In 2019, The DHS Program released updated questionnaires for the eighth phase of The DHS Program (DHS-8) to better meet existing and emerging data needs in global health. The COVID-19 pandemic halted or delayed fieldwork for many surveys worldwide, so results from the first DHS surveys to use DHS-8 questionnaires are only now being released in 2023. This “New in DHS-8” series draws attention to new indicators, changes made to existing indicators, and other things DHS Program data users should be aware of when accessing DHS-8 final reports and datasets.
Safe and sufficient quantities of drinking water, sanitation facilities, and hygiene (WASH) are vital for human health and well-being. WASH indicators have been included in demographic and health surveys since The DHS Program was launched in 1984. WASH indicators have been updated for DHS-8 surveys to align with WHO/UNICEF Joint Monitoring Programme for Water Supply, Sanitation and Hygiene (JMP) recommendations, and now include indicators on menstrual hygiene.
NEW: A dedicated WASH chapter
For the first time, WASH data are compiled into their own chapter. Historically, WASH indicators in DHS surveys have been provided for both households and the de jure population. In DHS-8, data users will see a greater emphasis on population-based indicators to align with Sustainable Development Goal 6: clean water and sanitation for all.
UPDATED: Drinking water service ladder
The JMP has introduced a 5-rung drinking water service ladder to track progress towards achieving SDG indicator 6.1.1: proportion of population using safely managed drinking water services. The ladder expands upon the improved/unimproved source classification system collected in past phases of DHS surveys. DHS-8 surveys capture information on 4 of the 5 rungs; the highest rung – the population using a safely managed service – requires testing drinking water for fecal or chemical contamination. Because such testing is not standardly conducted in DHS surveys, safely managed and basic are grouped together and reported as “at least basic” drinking water service in DHS final reports.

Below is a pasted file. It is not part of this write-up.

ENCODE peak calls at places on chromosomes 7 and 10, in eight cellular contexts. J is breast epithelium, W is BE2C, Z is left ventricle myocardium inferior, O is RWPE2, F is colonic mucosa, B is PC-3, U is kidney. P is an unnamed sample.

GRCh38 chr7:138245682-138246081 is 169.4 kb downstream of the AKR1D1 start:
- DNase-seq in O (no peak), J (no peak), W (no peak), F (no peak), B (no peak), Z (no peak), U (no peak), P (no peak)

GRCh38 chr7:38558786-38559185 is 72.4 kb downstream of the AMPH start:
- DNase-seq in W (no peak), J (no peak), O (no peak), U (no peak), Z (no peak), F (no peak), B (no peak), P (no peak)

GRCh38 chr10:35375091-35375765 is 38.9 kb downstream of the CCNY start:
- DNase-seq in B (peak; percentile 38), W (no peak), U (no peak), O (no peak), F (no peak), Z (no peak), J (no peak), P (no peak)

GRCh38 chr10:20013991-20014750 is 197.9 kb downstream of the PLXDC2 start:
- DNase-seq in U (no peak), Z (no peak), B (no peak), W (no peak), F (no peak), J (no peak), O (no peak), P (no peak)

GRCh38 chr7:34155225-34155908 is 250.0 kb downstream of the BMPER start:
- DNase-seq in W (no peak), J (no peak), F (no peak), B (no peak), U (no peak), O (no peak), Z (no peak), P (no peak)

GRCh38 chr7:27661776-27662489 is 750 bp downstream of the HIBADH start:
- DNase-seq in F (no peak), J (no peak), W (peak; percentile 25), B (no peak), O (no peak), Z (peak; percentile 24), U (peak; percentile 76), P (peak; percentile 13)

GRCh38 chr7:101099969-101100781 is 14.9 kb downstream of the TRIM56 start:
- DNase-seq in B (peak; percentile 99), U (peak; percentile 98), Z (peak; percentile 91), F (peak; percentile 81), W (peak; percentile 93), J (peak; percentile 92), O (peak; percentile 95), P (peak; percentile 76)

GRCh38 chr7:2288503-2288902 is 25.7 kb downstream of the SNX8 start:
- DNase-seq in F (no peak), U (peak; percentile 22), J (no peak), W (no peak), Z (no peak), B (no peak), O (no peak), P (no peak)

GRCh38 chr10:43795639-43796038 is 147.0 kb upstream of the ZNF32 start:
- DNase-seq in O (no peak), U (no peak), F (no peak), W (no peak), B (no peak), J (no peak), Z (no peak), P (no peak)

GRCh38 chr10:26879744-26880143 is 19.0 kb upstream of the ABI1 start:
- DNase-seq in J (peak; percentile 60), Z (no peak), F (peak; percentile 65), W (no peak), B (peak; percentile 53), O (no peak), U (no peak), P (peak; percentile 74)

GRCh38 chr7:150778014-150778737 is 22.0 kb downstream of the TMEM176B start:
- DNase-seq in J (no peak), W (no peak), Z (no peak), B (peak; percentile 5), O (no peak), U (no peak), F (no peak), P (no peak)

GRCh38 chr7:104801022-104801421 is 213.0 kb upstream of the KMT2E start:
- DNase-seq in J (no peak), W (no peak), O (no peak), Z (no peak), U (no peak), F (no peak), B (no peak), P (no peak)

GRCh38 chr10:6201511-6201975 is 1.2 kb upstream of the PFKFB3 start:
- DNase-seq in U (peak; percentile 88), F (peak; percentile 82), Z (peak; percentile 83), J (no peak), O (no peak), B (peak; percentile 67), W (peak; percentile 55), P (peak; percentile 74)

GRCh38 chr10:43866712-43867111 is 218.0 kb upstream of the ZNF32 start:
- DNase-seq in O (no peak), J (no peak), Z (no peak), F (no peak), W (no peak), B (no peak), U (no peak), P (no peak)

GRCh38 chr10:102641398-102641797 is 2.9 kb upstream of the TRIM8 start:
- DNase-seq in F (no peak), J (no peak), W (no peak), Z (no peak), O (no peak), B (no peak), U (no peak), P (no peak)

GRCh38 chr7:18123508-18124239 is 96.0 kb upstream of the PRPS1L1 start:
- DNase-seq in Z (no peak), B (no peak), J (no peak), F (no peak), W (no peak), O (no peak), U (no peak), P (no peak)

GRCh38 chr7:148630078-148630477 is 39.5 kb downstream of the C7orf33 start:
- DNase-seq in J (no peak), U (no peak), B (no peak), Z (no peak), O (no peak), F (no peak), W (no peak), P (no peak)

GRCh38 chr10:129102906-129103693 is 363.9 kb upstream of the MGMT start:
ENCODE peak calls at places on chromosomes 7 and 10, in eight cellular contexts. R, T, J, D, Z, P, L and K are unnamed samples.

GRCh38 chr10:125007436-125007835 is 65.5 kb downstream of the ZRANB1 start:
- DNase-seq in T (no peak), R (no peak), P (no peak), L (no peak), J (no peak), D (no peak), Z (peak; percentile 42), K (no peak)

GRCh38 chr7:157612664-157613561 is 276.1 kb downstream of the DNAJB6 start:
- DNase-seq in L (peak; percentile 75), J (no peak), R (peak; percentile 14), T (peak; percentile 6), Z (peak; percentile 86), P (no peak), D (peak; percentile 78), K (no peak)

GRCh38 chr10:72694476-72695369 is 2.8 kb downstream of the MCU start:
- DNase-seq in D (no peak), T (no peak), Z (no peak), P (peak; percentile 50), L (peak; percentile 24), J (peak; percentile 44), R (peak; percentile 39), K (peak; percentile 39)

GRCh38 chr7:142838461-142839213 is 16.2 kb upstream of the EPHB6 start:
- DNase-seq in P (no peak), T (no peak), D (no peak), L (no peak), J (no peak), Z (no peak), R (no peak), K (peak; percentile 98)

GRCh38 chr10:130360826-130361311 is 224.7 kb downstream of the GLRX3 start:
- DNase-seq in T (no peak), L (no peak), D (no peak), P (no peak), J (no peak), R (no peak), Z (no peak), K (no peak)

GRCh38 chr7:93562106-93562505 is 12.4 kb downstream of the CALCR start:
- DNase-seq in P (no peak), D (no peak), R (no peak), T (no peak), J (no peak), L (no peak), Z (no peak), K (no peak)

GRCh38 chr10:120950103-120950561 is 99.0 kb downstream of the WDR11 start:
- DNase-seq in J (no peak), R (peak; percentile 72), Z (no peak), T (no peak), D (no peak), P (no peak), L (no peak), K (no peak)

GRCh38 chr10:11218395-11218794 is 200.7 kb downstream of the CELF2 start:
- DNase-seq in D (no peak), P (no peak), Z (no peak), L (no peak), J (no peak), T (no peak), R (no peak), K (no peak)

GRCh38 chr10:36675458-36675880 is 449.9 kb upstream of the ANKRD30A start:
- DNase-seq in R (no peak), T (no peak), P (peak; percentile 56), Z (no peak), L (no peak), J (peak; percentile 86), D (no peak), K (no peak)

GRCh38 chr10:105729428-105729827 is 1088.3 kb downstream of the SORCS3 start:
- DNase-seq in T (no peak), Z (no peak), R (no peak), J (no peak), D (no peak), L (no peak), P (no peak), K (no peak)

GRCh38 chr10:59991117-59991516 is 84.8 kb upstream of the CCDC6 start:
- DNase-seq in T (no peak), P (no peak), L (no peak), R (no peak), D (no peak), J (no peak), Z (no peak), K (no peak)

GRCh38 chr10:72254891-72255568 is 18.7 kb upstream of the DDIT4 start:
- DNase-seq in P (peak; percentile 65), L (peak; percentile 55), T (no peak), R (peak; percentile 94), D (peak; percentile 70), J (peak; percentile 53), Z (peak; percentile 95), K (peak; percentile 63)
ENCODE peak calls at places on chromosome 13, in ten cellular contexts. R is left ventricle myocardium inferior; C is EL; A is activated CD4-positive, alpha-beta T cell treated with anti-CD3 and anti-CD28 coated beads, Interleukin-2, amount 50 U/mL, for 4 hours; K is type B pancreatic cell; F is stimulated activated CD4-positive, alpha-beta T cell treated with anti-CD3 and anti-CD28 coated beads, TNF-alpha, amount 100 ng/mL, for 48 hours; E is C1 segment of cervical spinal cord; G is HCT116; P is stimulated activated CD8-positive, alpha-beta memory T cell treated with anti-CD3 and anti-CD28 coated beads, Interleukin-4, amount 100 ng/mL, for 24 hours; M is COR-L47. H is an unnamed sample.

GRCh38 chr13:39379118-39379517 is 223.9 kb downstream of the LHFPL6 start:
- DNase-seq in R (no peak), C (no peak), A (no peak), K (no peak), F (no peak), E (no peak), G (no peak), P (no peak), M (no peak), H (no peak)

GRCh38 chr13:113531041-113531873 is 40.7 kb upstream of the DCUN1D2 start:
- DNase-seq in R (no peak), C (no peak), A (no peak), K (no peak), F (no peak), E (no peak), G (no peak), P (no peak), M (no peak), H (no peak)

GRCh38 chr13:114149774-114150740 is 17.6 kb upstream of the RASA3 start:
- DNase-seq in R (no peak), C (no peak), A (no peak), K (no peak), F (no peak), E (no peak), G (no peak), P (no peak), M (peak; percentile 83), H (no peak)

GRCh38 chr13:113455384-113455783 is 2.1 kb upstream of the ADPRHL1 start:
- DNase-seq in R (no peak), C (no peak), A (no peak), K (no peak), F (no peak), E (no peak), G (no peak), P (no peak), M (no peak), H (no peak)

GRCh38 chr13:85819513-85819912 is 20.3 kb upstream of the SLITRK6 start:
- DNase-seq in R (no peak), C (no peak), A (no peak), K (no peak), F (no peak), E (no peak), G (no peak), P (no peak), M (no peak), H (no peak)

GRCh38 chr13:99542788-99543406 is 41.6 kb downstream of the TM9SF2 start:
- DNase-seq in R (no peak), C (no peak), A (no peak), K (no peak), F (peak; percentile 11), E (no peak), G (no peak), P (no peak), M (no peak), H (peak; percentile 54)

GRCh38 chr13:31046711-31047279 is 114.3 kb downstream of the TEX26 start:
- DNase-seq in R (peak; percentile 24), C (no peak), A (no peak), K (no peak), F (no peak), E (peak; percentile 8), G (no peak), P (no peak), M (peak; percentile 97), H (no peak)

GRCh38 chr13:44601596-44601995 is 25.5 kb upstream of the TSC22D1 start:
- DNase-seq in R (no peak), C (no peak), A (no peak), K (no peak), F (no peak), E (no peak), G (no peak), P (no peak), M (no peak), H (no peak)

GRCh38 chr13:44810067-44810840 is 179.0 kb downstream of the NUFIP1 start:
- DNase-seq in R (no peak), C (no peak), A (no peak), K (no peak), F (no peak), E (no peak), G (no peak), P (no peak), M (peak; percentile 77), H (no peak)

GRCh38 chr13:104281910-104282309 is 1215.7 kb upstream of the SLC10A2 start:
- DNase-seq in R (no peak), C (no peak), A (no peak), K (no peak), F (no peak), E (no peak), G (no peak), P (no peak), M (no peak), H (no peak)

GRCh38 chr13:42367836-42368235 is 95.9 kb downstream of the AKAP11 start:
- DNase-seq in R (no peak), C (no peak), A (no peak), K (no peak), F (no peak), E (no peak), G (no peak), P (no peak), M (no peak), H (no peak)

UPDATED: Availability of sufficient quantities of drinking water
Sufficient quantities of water are vital to health and wellbeing. DHS-7 surveys collected information on water availability in the past 2 weeks for households using piped water or water from a tube well or borehole. DHS-8 surveys now collect information on water availability in the past month, regardless of household water source.
NEW: Person collecting drinking water
In DHS-8 surveys, households that do not have drinking water on their premises are asked who usually fetches the water; the person’s name and line number from the Household Questionnaire are recorded. This enables final reports to include a tabulation of the percent distribution of the household population without drinking water on the premises by the sex and age of the person who usually collects the drinking water (Table 16.3 in the 2022 Nepal DHS final report). Because these individuals’ basic demographic information are also collected in the Household Questionnaire, interested researchers may further analyze the characteristics of the household members usually responsible for collecting water. DHS Program data users may be aware that a similar indicator was tabulated in DHS-5, but it was not linked to a specific individual and thus the analysis possibilities were much more limited.